7. War Robots Can Switch Sides
In 2011, Iran captured a highly secretive RQ-170 Sentinel stealth drone from the United States military, intact. That last word is necessary because it means the drone was not shot down. Iran claims it forced the drone to land after spoofing its GPS signal and making it think it was in friendly territory. Some US experts claim this is not true, but then, the drone wasn’t shot down. So what happened?
For all we know, Iran could be telling the truth. Drones, GPS, and robots are all based on computers, and as we all know, computers do get hacked. War robots would be no different if they ever make it to the battlefield. In fact, there is every possibility that the enemy army would make attempts to hack them and use them against the same army fielding them.
Autonomous killer robots are not yet in widespread use, so we have never seen any hacked. However, imagine an army of robots suddenly switching allegiance on the battlefield and turning against their own masters. Or imagine North Korea hacking those SGR-A1 sentry guns at the DMZ and using them against South Korean soldiers.
6. Russia Is Using Bots To Spread Propaganda On Twitter
Bots are taking over Twitter. Research by the University of Southern California and Indiana University has indicated that about 15 percent (48 million) of all Twitter accounts are operated by bots. Twitter insists that the figure is around 8.5 percent. To be clear, not all these bots are bad. Some are actually beneficial. For instance, there are bots that inform people of natural disasters. However, there are some that are being used for propaganda, most especially by Russia.
Russia is still in the news for using these bots to sow discord among US voters and sway them toward voting for Donald Trump during the 2016 election. Another little-reported incident is Russia using these bots to sway UK voters into voting to leave the European Union during the 2016 Brexit referendum.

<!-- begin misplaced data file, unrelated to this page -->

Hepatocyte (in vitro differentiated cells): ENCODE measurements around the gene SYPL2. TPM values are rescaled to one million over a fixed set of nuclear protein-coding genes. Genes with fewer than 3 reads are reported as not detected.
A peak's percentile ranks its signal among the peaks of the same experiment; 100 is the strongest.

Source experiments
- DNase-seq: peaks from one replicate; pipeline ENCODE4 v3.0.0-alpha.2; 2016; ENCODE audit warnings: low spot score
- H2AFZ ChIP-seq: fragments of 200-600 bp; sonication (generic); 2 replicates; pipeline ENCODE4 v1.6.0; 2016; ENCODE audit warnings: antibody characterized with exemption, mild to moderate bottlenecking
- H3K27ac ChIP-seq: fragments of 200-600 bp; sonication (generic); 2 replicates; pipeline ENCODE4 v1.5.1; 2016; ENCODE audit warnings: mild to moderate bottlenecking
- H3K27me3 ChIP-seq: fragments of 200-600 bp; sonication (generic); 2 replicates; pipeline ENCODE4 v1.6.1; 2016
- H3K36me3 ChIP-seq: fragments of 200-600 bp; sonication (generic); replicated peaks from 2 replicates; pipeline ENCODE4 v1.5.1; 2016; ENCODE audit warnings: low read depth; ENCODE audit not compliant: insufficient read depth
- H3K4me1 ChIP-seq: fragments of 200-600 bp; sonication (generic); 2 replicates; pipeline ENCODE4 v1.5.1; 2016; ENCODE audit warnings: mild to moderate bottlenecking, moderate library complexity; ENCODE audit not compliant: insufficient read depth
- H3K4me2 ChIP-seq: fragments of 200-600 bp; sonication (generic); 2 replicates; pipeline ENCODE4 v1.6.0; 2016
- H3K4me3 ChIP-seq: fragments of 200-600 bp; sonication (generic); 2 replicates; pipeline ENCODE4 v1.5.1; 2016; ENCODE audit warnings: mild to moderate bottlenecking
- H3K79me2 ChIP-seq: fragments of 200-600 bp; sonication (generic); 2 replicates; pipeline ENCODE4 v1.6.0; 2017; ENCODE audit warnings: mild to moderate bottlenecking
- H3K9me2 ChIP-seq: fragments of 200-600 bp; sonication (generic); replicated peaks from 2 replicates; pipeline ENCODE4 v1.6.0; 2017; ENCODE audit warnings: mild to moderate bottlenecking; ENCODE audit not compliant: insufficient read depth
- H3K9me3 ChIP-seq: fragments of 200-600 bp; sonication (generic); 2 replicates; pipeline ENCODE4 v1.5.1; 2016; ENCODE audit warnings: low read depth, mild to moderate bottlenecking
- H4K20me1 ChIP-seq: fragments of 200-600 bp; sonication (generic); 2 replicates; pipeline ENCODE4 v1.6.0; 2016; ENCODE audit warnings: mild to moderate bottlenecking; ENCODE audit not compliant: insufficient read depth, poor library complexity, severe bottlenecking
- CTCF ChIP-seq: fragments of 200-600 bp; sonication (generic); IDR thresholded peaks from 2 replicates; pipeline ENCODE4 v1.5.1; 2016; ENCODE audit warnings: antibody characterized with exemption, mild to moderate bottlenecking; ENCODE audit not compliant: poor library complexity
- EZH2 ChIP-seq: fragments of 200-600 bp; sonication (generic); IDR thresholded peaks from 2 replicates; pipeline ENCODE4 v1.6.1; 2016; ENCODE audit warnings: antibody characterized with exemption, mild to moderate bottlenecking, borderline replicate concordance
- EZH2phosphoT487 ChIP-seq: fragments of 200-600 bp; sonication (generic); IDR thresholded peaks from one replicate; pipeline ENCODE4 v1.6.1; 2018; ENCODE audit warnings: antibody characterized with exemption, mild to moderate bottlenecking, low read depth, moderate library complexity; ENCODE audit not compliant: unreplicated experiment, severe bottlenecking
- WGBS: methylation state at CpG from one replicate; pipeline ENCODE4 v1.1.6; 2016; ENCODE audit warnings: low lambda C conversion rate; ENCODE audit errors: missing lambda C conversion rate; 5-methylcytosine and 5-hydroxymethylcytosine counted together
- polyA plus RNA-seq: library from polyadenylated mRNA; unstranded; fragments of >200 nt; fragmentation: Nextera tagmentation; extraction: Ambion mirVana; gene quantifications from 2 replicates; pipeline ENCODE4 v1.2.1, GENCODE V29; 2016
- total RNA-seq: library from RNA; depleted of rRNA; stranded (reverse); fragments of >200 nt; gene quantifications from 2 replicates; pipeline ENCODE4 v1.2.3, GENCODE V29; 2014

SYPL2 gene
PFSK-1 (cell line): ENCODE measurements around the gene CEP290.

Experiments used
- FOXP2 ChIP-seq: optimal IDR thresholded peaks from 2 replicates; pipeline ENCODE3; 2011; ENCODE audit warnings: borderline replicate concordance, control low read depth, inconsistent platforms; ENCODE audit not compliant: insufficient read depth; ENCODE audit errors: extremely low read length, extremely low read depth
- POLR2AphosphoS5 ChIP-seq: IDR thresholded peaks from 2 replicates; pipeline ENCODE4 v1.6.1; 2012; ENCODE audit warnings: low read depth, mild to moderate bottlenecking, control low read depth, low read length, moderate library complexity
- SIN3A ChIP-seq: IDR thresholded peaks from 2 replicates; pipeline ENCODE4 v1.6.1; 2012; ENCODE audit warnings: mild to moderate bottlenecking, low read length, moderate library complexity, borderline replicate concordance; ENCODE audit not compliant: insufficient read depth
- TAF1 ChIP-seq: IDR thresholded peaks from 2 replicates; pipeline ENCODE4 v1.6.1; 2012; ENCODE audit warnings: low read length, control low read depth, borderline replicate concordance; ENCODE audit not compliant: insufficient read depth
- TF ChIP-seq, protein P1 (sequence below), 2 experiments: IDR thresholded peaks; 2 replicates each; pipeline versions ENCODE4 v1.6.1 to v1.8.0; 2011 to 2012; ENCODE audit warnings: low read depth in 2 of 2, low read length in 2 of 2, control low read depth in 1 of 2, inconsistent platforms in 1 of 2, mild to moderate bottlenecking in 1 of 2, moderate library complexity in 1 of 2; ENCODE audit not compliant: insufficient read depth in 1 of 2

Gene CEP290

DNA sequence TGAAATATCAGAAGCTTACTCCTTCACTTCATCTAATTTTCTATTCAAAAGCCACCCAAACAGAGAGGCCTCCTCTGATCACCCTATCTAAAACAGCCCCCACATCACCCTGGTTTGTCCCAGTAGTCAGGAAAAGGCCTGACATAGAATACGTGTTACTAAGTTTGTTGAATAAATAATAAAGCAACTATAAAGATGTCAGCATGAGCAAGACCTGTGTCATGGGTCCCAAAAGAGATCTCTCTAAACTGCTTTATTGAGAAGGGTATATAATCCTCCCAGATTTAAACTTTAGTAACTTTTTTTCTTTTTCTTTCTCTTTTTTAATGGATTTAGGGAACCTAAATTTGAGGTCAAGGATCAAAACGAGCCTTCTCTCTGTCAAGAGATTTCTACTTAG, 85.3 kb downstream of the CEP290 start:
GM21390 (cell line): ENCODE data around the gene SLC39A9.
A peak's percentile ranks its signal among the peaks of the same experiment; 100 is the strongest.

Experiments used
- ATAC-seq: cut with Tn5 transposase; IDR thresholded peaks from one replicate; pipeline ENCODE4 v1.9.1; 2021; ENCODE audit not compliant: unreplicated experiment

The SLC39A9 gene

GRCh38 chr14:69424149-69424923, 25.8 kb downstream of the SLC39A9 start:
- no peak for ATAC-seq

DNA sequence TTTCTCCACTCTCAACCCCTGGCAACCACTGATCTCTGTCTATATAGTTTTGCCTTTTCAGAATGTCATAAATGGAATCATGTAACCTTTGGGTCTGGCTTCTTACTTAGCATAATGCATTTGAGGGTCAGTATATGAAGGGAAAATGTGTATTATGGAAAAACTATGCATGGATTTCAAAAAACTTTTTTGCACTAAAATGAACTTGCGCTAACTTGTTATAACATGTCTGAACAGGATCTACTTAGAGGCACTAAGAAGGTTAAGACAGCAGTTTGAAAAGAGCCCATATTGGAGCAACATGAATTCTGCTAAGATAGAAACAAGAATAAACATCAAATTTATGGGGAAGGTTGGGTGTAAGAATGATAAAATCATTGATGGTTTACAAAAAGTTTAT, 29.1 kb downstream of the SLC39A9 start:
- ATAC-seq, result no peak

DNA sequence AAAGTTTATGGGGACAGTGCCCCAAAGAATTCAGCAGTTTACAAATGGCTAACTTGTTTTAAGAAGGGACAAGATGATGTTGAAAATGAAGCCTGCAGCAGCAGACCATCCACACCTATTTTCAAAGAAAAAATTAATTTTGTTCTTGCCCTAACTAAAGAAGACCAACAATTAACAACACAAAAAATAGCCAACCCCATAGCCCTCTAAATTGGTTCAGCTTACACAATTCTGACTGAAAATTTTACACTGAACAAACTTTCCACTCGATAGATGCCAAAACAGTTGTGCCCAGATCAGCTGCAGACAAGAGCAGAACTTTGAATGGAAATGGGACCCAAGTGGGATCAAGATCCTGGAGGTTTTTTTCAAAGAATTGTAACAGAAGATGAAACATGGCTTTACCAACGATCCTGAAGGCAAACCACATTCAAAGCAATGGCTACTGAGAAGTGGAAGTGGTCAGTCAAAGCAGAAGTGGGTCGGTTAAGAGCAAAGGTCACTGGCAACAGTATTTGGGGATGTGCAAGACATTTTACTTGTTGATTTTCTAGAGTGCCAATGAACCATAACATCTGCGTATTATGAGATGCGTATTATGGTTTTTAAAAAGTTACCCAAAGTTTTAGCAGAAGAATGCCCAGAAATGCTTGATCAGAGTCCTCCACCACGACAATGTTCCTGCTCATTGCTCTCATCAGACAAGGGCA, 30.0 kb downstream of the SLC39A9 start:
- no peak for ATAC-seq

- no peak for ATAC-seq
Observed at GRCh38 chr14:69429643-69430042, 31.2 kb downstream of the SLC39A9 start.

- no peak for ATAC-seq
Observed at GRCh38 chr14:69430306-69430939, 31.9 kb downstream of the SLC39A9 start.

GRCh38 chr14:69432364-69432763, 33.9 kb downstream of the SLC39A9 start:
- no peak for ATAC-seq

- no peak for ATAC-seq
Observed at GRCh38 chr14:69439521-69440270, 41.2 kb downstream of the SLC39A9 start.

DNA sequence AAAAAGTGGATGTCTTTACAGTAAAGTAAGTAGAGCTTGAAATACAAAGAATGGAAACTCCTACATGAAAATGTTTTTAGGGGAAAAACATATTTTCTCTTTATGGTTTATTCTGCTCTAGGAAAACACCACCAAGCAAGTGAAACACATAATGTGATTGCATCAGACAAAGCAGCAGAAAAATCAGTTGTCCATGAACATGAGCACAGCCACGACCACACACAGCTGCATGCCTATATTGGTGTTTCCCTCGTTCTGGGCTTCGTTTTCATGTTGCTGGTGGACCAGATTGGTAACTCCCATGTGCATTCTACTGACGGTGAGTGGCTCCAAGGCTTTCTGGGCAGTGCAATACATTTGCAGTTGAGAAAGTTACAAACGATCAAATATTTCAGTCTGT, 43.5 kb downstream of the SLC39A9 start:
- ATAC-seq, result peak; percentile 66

Days before the referendum, more than 150,000 Russian bots, which had previously concentrated on tweets relating to the war in Ukraine and Russia’s annexation of Crimea, suddenly started churning out pro-Brexit tweets encouraging the UK to leave the EU. These bots sent about 45,000 pro-Brexit tweets within two days of the referendum, but the tweets fell to almost zero immediately after the referendum.
What’s worse is that Russia also uses these same bots to get Twitter to ban journalists who expose its extensive use of bots for propaganda. Once Russia detects an article reporting the existence of the bots, it finds the author’s Twitter page and gets its bots to follow the author en masse until Twitter bans the author’s account on suspicion of being operated by a bot.
The worst is that Russia has seriously improved on its bot game. These days, it has moved from using full bots to using cyborgs—accounts that are jointly operated by humans and bots. This has made it more difficult for Twitter to detect and ban these accounts.